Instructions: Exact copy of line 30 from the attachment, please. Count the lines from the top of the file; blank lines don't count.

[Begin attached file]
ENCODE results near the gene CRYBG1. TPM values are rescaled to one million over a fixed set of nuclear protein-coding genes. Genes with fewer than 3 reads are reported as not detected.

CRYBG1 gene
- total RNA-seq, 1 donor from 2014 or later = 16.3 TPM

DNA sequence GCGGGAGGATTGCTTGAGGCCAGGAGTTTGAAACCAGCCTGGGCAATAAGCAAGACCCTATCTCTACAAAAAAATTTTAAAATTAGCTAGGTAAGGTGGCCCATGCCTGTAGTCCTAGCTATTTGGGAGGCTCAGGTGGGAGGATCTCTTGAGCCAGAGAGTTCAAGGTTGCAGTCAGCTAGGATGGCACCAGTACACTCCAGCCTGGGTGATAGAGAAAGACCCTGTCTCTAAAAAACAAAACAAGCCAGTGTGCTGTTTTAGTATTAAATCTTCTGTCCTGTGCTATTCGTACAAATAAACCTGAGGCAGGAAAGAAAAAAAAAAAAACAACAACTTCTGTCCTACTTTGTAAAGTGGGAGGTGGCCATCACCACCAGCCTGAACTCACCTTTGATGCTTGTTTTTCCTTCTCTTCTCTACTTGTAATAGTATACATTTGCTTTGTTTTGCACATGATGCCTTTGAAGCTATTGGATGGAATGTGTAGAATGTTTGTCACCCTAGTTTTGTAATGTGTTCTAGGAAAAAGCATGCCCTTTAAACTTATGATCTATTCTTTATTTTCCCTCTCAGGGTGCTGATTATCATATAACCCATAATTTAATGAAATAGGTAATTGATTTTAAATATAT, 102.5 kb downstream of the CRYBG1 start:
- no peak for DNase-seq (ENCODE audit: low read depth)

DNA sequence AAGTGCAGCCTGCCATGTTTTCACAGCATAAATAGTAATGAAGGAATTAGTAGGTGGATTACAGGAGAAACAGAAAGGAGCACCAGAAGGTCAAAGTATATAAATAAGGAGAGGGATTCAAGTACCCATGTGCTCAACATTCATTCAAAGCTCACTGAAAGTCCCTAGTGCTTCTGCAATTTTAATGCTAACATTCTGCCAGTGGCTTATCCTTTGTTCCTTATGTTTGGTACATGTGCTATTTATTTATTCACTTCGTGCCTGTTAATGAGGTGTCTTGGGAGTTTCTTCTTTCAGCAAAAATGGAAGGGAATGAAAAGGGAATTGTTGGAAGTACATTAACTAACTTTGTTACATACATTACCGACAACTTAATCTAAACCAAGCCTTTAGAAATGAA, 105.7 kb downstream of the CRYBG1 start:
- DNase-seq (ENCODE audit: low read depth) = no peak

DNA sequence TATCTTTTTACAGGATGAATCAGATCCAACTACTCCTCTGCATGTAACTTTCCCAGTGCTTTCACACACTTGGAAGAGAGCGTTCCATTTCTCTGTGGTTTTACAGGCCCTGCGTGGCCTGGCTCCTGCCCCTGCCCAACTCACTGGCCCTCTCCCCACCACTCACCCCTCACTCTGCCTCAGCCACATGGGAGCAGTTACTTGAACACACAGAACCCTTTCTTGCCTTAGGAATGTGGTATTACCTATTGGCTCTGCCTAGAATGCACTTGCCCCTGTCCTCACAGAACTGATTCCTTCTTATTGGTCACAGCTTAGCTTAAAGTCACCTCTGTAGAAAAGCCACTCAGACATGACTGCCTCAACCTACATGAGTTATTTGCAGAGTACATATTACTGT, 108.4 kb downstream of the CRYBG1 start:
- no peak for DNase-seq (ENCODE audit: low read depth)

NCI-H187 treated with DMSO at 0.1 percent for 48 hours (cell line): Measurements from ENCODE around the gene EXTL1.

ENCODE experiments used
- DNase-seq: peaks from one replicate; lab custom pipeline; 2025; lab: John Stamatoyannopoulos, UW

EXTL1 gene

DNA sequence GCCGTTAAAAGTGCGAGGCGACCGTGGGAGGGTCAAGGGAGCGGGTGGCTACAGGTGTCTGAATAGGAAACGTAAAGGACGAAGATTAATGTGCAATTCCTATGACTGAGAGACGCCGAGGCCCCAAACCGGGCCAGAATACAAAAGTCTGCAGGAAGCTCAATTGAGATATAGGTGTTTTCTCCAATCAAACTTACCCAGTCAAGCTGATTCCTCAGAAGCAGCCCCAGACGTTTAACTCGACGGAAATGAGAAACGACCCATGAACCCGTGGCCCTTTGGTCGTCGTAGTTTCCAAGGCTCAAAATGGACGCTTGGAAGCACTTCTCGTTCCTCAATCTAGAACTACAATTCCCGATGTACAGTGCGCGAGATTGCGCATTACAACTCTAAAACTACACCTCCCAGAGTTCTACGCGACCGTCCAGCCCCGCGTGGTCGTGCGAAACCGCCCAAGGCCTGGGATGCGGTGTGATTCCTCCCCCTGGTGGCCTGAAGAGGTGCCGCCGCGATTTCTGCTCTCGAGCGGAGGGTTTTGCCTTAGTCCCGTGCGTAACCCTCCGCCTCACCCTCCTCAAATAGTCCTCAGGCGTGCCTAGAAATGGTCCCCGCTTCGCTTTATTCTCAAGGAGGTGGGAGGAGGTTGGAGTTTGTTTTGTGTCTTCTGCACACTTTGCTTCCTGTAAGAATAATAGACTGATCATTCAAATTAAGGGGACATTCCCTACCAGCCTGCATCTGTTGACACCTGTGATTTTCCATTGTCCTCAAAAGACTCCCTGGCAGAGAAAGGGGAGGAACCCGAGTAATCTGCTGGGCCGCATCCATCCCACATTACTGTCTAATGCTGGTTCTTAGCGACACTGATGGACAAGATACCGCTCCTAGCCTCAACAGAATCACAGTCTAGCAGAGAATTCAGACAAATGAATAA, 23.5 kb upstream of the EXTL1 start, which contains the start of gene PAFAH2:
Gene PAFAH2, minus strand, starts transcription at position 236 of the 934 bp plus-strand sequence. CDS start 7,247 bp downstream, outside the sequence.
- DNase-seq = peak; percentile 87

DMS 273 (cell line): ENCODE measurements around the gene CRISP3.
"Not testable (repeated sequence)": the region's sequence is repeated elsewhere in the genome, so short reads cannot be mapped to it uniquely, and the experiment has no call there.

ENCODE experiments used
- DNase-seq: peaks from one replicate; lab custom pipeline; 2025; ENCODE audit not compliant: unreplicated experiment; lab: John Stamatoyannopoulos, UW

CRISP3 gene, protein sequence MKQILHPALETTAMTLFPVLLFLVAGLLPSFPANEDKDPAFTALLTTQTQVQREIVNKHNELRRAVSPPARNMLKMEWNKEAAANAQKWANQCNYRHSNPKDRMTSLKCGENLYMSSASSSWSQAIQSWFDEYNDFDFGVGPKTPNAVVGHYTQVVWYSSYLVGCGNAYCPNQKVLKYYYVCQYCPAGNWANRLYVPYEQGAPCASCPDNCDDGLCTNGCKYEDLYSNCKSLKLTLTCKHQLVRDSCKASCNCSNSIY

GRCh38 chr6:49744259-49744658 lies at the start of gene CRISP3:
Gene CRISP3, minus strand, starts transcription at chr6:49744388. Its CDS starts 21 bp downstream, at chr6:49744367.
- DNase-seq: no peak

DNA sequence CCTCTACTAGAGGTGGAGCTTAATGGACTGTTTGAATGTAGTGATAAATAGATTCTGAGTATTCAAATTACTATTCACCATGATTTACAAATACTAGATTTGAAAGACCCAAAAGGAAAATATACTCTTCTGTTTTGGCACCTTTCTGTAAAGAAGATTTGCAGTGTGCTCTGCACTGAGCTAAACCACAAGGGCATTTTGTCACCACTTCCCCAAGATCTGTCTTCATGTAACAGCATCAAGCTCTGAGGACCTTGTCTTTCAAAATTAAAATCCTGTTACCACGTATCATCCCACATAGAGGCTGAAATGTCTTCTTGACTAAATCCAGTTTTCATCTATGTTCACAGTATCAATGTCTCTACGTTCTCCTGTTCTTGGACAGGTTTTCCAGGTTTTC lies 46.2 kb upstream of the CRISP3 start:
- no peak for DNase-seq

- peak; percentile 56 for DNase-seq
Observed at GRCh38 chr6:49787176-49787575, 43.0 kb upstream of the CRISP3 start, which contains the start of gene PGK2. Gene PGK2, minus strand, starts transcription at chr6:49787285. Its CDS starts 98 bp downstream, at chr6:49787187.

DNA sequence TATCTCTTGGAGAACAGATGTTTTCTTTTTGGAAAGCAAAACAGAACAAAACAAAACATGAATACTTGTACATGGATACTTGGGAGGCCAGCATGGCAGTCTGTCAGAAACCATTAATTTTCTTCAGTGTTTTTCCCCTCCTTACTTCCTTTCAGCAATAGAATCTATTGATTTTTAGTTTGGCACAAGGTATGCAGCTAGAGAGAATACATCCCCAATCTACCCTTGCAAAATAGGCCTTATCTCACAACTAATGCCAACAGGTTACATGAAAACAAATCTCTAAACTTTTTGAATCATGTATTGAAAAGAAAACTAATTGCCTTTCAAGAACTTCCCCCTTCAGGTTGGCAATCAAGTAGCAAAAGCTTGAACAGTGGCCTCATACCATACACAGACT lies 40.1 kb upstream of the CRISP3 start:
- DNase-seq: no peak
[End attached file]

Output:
- DNase-seq: no peak